This made me think of the promise God made to His people that still applies to us today, particularly the forgiveness of sins. He forgives us when we repent, in Baptism, and the Lord’s Supper. God always keeps His promises, and we meet His fulfilment of these promises in repentance through prayer and the sacraments.
I’m at Nimrod Castle now—a fortress strategically placed on a mountain on the road to Damascus during the Crusades, which was more of a side stop. We’re not here for long, and it’s extremely windy and a bit cold, but it was still cool to see some ancient church history.
Caesarea Philippi is our last stop for today, which was where Jesus took the disciples and asked a convicting question, “Who do you say that I am?” To which Peter famously replied, “You are the Christ, the Son of the living God” (Matthew 16:13-20). This statement is extremely significant because of what Jesus says to Peter next, “For flesh and blood has not revealed this to you, but My Father who is in heaven” (v. 17). Peter did not make this confession of faith with his own knowledge, but it was the Holy Spirit who revealed it to him! An atheist can say Jesus is the Christ just because he knows that’s what the Bible says, but it’s only through the Holy Spirit who gives us the gift of faith to believe this and confess this.
This was a strange place for Jesus to take the disciples because of its heavy paganism where pagans worshipped the half-goat, half-man god, Pan. Jews would never visit such a wicked place, and yet Jesus took the disciples here, who were Jewish. To the pagans, Pan was their god. So, Jesus asked them the convicting question, “But who do you say that I am?”
This is a question we should all consider every day. Who do we say Jesus is? What gods (idols) are we placing above Him? Is it addiction? Our political philosophies? Human reason and cultural comforts? Our sense of autonomy? Jesus is the Christ, and He reigns supreme. He is to be the head of every part of our lives, even when His Word is not popular with worldly beliefs and cultural customs.
Our first site today was Tel Dan. In order to fully understand the significance of this place, it’s necessary I list all the verses we read here. (Besides, what’s wrong with reading a lot of Scripture?) It’s all from the Old Testament, so if you think the Old Testament is boring, you shouldn’t, since it all points to Christ. If you want to know the New Testament, you have to know the Old Testament.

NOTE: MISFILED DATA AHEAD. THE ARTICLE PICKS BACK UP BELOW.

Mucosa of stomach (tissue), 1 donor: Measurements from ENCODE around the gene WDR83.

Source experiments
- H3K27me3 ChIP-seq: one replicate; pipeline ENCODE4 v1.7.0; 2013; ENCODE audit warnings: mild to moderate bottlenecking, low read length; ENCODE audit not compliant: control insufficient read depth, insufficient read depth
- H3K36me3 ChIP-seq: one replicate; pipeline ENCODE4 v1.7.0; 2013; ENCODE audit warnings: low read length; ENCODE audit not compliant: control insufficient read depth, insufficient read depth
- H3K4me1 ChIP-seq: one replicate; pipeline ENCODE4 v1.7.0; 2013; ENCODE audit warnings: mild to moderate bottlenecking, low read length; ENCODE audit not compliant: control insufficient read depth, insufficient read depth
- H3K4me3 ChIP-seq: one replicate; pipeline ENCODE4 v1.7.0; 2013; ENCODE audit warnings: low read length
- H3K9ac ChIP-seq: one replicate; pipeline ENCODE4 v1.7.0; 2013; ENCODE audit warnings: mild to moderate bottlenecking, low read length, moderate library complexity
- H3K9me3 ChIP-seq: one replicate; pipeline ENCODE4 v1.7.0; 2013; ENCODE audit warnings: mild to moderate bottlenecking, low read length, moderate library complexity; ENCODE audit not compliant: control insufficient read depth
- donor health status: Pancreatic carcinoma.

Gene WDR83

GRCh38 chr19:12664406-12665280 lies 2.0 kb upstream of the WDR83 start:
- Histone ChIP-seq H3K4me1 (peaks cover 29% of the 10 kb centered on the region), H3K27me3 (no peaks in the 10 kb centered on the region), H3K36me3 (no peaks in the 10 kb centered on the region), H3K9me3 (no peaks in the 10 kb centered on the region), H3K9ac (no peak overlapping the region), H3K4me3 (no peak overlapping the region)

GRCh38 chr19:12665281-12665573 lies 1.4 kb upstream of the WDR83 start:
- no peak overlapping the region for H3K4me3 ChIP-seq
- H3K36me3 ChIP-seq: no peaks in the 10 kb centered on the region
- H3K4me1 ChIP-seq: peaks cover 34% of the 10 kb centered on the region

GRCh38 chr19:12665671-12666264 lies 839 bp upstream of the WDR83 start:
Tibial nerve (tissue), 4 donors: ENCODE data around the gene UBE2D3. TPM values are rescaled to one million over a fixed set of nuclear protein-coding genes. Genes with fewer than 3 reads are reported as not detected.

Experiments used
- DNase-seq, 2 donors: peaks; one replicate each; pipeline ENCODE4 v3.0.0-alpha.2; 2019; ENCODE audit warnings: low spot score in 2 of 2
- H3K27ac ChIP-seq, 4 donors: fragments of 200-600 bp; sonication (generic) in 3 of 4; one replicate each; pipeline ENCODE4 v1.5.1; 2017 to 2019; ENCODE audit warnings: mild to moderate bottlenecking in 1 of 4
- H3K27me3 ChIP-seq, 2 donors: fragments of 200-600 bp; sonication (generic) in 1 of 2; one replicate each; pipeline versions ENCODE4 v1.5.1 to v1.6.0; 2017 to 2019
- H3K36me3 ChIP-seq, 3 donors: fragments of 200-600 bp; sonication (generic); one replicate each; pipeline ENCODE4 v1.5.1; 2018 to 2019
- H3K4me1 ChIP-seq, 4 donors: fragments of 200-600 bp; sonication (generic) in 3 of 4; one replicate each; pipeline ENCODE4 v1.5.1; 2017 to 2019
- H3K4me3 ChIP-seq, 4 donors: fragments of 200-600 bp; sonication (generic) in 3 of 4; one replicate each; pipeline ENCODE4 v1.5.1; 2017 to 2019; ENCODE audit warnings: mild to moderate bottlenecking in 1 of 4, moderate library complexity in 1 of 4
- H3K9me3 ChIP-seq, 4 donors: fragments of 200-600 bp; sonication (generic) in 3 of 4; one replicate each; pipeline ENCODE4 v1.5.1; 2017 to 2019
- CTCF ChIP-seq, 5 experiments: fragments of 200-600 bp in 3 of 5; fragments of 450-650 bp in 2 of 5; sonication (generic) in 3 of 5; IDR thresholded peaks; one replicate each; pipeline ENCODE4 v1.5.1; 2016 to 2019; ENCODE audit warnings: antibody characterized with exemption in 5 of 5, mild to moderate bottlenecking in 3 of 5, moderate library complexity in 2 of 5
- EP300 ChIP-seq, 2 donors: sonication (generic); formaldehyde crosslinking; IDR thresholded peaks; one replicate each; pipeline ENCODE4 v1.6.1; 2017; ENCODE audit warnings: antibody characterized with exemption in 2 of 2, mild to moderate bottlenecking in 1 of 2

The verses were as follows: 1 Kings 11:1-4, 11, 26, 28-32, 34-36, 40; 12:26-30; 13:33-34; 14:7-9, 16; and 15:19-30. I’m going to quote these verses respectively, and please don’t be lazy and skip it. However, if you ignore my exhortation, I will provide brief synopses at the end of each passage explaining what’s going on in brackets, but still read the whole thing! Even if you read the whole passages, you should still read what I put in brackets for clarification of what’s going on, especially if you get confused. You won’t get the full significance of my visiting Tel Dan without reading the following blocked passages:
1 Kings 11:1-4, 11, 26, 28-32, 34-36, 40, Now King Solomon loved many foreign women, along with the daughter of Pharaoh: Moabite, Ammonite, Edomite, Sidonian, and Hittite women, from the nations concerning which the LORD had said to the people of Israel, “You shall not enter into marriage with them, neither shall they with you, for surely they will turn away your heart after other gods.” Solomon clung to these in love. He had 700 wives, who were princesses, and 300 concubines. And his wives turned away his heart. For when Solomon was old his wives turned away his heart after other gods, and his heart was not wholly true to the LORD his God, as was the heart of David his father…
Therefore, the LORD said to Solomon, “Since this has been your practice and you have not kept My covenant and My statutes that I have commanded you, I will surely tear the kingdom from you and will give it to your servant…
Jeroboam the son of Nebat, an Ephraimite of Zeredah, a servant of Solomon, whose mother’s name was Zeruah, a widow, also lifted up his hand against the king…
The man Jeroboam was very able, and when Solomon saw that the young man was industrious, he gave him charge over all the forced labour of the house of Joseph. And at that time, when Jeroboam went out of Jerusalem, the prophet Ahijah the Shilonite found him on the road. Now Ahijah had dressed himself in a new garment, and the two of them were alone in the open country. Then Ahijah laid hold of the new garment that was on him, and tore it into twelve pieces. And he said to Jeroboam, “Take for yourself ten pieces, for thus says the LORD, the God of Israel, ‘Behold, I am about to tear the kingdom from the hand of Solomon and will give you ten tribes (but he shall have one tribe, for the sake of My servant David and for the sake of Jerusalem, the city that I have chosen out of all the tribes of Israel)…